Monday, May 31, 2010

Molokai training run- Hawaii Kai to Barbers Point- by Robert Stehlik

Training for the Molokai to Oahu race

Jeff Chang (I call him "Coach" because without him I would not be doing all this) and I did the Molokai race last Summer. We did one long training run two weeks before the race from Sandy Beach to White Plains. This year, we decided to step it up and start doing a long run every two weeks to be more prepared for the 32 mile distance of the race. This is a report of our most recent run for those of you that enjoy reading about SUP racing and training.

Today, on Memorial Day, Jared Vargas, Jeff Chang, Darin Ohara and myself went on a long training run. This was our fourth distance training day this year. Click here for some pics from a previous run that Jeff posted on his facebook page.
We started out in Hawaii Kai and paddled to Barbers Point for a total of over 31 miles.

For a map of our course, time, speed etc, please follow this link with the stats from Jared's GPS watch. Its pretty cool how much information it contains:

We launched on the marina in Hawaii Kai which is a good way to warm up and add about 1.5 miles to the total distance.

The run to Black Point was nice and fast with good bumps.

Darin passing Diamond Head, he did not have time to do the whole run and stopped at Kaimana Beach.

We stopped at Ala Moana beach park to refill our water bags- about half way. There was a nice south swell and we were catching waves along the way.

This shot is after passing Magic Island.

The current news is dominated by bad news, including oil spilling uncontrolled into the Gulf, wars in Iraq and Afghanistan, financial crisis, global recession and with my business facing many challenges it's sometimes difficult to keep a positive outlook.  Out here on the water, however, it's all good.

Looking at the city in the background reminds me of the Santa Monica song by Everclear:

We can live beside the ocean
Leave the fire behind
Swim out past the breakers
Watch the world die

For me, paddling is a great way to connect with nature, focus on the present without distraction and balance out my otherwise busy urban lifestyle.  I always feel far removed from it all when I'm out in the ocean. For some this may sound like a torturous way to spend Memorial Day but for us it's more like therapy.

Jared getting goofy

Jeff somewhere off Sand Island

Jared powering up. All three of us were keeping close to the same pace and barely had to stop to wait for each other.

A plane taking off as we pass the reef runway

Diamond Head looks pretty far away by now

Cargo ship passing on the outside

By Ewa Beach there is a shooting range, we could hear the shots echoing out on the water. The cement wall says DANGER- STAY CLEAR 5200 YRDS.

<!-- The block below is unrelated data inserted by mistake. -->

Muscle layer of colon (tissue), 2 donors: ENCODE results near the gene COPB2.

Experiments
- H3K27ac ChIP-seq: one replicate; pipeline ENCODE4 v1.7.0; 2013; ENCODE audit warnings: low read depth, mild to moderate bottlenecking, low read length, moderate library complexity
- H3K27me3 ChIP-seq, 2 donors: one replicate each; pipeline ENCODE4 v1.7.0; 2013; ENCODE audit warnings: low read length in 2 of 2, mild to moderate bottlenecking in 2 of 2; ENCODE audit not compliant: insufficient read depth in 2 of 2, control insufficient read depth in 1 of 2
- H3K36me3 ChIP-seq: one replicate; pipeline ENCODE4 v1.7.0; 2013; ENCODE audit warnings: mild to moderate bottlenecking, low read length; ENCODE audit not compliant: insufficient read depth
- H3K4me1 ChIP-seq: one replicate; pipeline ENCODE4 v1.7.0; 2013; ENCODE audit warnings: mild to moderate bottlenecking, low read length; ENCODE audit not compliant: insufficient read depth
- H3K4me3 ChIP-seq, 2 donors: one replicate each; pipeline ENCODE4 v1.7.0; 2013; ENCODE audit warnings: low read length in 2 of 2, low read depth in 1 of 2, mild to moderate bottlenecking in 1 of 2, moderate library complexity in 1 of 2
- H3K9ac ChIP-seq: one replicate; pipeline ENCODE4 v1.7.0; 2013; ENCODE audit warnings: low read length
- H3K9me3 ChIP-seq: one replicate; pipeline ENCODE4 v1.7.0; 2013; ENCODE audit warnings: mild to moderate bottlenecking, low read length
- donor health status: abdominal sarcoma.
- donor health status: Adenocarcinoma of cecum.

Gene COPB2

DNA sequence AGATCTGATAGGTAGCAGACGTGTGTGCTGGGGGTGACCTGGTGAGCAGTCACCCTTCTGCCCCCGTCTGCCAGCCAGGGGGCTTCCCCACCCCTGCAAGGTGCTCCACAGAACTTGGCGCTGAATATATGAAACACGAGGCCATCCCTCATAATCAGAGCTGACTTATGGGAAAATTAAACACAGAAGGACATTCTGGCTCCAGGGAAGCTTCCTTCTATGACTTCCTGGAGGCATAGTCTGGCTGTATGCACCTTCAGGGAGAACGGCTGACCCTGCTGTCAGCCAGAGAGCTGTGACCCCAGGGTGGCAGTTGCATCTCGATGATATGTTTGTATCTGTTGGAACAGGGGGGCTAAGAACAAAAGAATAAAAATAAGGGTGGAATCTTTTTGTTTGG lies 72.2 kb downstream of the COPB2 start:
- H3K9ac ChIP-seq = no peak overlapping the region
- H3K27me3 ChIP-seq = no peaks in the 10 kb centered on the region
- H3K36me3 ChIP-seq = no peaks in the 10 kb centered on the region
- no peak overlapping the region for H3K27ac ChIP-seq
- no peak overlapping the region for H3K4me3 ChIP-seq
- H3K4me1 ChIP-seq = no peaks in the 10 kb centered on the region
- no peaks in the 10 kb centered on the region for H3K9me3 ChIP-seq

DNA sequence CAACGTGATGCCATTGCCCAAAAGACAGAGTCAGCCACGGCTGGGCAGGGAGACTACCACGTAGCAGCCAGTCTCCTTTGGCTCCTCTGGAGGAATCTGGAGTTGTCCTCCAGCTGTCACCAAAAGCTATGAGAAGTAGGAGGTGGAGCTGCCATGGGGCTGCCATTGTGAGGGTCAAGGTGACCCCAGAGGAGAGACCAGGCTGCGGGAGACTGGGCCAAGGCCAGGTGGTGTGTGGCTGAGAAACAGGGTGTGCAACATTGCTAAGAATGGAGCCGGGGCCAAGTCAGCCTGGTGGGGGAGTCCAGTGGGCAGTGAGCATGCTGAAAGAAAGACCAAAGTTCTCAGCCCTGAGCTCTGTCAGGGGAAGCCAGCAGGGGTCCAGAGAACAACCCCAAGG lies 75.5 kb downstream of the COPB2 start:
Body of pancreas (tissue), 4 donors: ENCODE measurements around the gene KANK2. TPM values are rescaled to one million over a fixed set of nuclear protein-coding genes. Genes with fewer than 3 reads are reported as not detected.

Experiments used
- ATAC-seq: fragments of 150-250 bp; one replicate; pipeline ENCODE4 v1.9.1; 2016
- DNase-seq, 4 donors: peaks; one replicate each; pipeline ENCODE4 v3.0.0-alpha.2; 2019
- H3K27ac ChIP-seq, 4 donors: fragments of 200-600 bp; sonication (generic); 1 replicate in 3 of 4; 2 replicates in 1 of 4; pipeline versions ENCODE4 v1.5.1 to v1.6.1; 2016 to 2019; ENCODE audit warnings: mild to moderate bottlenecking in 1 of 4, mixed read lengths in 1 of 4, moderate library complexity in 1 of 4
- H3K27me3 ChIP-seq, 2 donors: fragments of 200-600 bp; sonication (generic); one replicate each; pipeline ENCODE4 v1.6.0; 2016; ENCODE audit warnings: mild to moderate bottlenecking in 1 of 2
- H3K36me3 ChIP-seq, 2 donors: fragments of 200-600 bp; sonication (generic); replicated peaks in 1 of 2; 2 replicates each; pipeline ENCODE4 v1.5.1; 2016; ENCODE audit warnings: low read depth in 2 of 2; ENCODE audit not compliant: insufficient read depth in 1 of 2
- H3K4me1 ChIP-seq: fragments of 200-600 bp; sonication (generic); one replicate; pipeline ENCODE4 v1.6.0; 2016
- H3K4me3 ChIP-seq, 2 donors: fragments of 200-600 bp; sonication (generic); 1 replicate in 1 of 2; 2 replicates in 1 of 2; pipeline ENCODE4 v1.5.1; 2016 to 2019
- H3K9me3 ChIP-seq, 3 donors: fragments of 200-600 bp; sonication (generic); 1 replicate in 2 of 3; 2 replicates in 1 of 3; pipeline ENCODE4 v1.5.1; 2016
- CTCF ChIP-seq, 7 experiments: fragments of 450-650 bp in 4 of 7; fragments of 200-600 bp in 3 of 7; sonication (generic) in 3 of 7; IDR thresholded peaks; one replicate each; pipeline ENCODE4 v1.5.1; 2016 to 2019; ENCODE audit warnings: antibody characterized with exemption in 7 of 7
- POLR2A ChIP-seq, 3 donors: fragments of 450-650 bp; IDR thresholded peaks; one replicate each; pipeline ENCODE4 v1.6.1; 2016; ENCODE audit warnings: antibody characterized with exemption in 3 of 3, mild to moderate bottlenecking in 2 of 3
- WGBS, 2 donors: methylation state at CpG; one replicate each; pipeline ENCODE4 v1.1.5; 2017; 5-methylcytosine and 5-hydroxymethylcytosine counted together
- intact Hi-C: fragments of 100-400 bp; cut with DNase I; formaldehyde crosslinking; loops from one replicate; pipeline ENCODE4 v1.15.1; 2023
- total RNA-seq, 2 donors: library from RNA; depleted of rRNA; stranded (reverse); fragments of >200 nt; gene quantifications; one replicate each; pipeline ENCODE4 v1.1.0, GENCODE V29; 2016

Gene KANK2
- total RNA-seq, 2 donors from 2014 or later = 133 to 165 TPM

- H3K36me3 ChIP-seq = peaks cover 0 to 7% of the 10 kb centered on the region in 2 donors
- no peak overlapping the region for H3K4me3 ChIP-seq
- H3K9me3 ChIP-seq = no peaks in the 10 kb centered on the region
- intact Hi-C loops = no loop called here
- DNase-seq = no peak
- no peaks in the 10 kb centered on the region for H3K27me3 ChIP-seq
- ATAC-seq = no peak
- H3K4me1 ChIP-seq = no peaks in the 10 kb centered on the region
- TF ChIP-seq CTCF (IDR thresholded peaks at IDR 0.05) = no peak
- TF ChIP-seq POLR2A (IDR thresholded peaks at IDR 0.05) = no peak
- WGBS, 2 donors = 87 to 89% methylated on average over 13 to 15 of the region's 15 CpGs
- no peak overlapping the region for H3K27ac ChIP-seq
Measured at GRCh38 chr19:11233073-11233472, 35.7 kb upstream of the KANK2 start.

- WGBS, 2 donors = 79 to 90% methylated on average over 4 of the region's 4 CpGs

I lose my focus and wonder: What the heck is that supposed to mean? How did they come up with that distance? 5200 yards? Did they actually measure how far a stray bullet travels? How are we supposed to know how far away we are? Are they really shooting bullets out towards the ocean? I just want to get away from here as fast as possible and start to paddle harder.
The sign reminds me of the bumper sticker that says:
"If you can read this you are too close"
Luckily we did not encounter any stray bullets.

The bumps were awesome, the run from the airport runway to Barbers Point is one of my favorites. We have done it 6 times or so now and I thought it was even better than the Hawaii Kai to Black Point section every time. With clean windswell bumps from the back and ocean swells from the side this is a fun, fast, challenging downwind run. We kept chasing each other and maintained a strong pace.

On previous runs we finished at White Plains beach, which has a nice sandy beach, mellow, rolling waves, surfboard racks by the showers, grass and is a great place to land after a long paddle. Today we wanted to go further and decided to go all the way to Barbers Point lighthouse in the Cambell Industrial Park.

As we got closer we saw some sizable surf breaking. I felt foolish for not bringing a leash and thought of what would happen of a big roller took my board and I would have to swim in. With the strong wind and currents I might not be able to catch up with my board. So losing the board was not an option.

Jared sneaking out over a wave before it breaks

Getting in was not as bad as I feared, I was able to come in on one of the smaller waves, no problem.

Landing at the lighthouse was challenging as there was no sandy beach, just jagged sharp reef with shorebreak washing over it. Here is Jeff sacrificing his feet to keep his new Dennis Pang board from touching the reef. I just had to take this picture before going to help him.

Here is Jeff with his home made cable rudder system that he engineered in his garage the day before using a plastic cutting board, bungee cords and other high tech equipment. He was quite happy with the way it worked.

The cables run through tubes sunk into the deck under the footpads.

The bungee cords keep the steering in neutral when not engaged.

The truck is loaded and we are ready for the long drive back.

Below is a short video I shot of Jeff somewhere outside Ewa Beach.

Thanks for reading!

Robert Stehlik

1 comment:

Thanks for posting a comment on Zen Waterman, your comment will show as soon as we have a chance to screen it for spam. Mahalo, we hope to see you on the water!